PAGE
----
Vi and Vim Stack Exchange is a question and answer site for people using the vi and Vim families of text editors. Join them; it only takes a minute:

Sign up
Here's how it works:
  1. Anybody can ask a question
  2. Anybody can answer
  3. The best answers are voted up and rise to the top

I would like to make some modification to the code of this plugin.

It adds / changes some default keybindings. Among them are <C-b> and <C-f> which move the cursor one character to the left / right.

The problem is they break the undo sequence, because they are mapped to <Left> and <Right>. The solution is to prefix them with <C-g>U.

However, I don't know in which version and which patch <C-g>U appeared in Vim.

I tried :helpgrep CTRL-G.*U which gave me 5 results in the quickfix list, but none of them gave me the info.

So I have 2 questions:

  • How can I find precisely when <C-g>U appeared in Vim?
  • How can I reliably test in a script if vim supports it?

Let's say I find out that <C-g>U appeared in Vim 7.4.567, would the following line be the proper way to test?:

if v:version > 704 || v:version == 704 && has("patch567")
share|improve this question
2  
I use if (v:version == 704 && has("patch393")) || v:version > 704 with set renderoptions and seems to work pretty well. – VanLaser Jan 6 at 20:55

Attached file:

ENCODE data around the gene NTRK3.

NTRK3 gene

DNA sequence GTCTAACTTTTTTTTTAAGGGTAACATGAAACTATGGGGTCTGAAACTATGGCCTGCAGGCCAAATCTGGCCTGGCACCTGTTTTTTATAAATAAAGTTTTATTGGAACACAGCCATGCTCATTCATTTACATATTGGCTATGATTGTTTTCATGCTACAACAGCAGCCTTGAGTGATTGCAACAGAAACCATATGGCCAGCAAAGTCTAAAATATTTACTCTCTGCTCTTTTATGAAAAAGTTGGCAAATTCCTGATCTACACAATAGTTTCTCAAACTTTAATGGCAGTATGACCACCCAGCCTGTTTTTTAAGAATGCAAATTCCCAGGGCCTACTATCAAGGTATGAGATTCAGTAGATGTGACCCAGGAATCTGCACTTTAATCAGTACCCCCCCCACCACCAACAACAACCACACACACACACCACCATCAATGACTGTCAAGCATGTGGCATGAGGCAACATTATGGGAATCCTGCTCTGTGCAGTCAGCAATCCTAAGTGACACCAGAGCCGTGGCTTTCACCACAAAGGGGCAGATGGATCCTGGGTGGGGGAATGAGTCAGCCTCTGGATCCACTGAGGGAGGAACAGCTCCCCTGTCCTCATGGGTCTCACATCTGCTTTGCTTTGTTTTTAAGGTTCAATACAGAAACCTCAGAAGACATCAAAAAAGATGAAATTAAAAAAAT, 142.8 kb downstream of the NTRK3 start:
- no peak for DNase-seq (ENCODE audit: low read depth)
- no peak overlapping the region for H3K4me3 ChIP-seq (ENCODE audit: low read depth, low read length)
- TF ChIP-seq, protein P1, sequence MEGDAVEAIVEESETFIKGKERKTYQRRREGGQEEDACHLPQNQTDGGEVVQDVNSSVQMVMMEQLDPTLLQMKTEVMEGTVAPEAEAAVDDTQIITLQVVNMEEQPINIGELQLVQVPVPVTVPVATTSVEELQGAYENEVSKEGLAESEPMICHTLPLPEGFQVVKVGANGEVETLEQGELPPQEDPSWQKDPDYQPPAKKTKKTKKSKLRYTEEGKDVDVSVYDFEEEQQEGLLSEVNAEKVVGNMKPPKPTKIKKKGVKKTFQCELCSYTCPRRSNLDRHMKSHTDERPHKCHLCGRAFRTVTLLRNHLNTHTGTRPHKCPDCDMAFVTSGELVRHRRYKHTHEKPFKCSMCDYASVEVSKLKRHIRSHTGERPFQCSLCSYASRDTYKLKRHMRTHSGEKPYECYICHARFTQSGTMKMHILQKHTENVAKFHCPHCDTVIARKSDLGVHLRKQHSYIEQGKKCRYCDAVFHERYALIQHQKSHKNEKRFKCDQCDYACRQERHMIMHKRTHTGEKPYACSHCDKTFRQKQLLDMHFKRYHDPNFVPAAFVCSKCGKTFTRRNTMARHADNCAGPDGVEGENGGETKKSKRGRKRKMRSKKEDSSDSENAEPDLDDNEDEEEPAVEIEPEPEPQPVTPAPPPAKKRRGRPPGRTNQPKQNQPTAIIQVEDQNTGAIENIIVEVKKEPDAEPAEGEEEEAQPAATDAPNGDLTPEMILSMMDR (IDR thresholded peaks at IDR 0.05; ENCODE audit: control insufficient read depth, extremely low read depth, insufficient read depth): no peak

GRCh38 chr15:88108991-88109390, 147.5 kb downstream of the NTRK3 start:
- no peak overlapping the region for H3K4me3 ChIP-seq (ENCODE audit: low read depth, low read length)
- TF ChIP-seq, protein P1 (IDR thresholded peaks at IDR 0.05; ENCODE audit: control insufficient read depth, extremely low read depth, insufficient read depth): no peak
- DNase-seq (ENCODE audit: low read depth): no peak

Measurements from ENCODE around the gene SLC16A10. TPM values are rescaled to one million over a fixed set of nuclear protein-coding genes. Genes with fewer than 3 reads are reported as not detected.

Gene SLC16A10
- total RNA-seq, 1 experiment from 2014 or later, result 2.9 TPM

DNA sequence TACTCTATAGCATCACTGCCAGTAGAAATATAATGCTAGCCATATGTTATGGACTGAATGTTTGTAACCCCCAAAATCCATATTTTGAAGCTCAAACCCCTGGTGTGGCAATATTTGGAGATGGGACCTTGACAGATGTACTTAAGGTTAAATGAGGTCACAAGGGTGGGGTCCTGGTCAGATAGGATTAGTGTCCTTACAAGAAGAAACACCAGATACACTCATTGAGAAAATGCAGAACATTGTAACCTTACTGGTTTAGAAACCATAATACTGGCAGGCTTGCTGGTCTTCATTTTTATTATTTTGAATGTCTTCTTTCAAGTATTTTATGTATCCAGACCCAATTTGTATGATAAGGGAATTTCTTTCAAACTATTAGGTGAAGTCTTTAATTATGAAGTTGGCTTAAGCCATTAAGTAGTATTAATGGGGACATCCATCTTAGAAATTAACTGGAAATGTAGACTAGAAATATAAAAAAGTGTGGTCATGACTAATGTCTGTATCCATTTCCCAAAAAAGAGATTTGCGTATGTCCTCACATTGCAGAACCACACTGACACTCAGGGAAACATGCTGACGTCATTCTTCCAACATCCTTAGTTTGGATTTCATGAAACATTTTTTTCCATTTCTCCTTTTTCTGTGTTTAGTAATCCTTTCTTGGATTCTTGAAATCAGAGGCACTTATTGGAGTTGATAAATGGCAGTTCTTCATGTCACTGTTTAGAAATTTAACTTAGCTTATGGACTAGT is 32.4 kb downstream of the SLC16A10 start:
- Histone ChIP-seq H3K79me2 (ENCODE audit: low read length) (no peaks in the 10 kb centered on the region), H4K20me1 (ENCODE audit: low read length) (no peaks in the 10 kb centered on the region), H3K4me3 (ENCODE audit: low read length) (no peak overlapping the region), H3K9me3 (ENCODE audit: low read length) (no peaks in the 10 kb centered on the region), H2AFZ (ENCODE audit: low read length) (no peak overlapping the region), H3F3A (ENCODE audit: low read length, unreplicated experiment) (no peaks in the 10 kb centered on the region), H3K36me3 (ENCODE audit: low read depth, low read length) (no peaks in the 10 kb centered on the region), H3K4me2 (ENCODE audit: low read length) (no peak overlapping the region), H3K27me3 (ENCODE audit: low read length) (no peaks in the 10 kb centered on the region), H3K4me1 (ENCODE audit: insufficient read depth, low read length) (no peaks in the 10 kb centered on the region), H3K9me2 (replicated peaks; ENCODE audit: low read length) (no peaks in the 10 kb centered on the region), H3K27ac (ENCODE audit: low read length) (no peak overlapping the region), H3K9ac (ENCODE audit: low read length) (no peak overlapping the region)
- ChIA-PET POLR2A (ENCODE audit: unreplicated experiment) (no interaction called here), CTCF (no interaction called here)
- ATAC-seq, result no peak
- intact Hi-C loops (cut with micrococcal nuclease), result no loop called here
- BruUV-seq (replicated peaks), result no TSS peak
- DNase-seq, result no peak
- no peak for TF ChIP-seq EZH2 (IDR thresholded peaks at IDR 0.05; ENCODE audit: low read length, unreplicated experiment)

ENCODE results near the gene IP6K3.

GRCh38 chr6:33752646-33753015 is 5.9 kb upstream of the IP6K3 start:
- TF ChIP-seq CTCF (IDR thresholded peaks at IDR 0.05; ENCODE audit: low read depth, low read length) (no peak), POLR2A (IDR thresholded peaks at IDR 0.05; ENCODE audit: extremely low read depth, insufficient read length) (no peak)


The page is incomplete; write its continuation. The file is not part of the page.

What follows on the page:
1  
For the 1st issue, i used Google :D groups.google.com/forum/#!topic/vim_dev/uZbngIYTl5M – VanLaser Jan 6 at 20:57
1  
Thank you very much! So I just need to find out when <C-g>U was added... – saginaw Jan 6 at 20:58
1  
Ah ok so it was in patch 849, thank you very much again. If you post it as an answer I'll accept it. Could you briefly explain how you found it on vim_dev ? I'm not used to this site. – saginaw Jan 6 at 21:00
1  
romainl's answer is ok - i just used quoted text from the relevant vim's help section to search on google. – VanLaser Jan 6 at 21:02
up vote 2 down vote accepted

You can find all the patches on Vim's FTP server. <C-g>U was added in patch 7.4.849.

share|improve this answer

I simply use has('patch-7.4.849') in lh-brackets. This is enough.

share|improve this answer

Your Answer

 
discard

By posting your answer, you agree to the privacy policy and terms of service.

Not the answer you're looking for? Browse other questions tagged or ask your own question.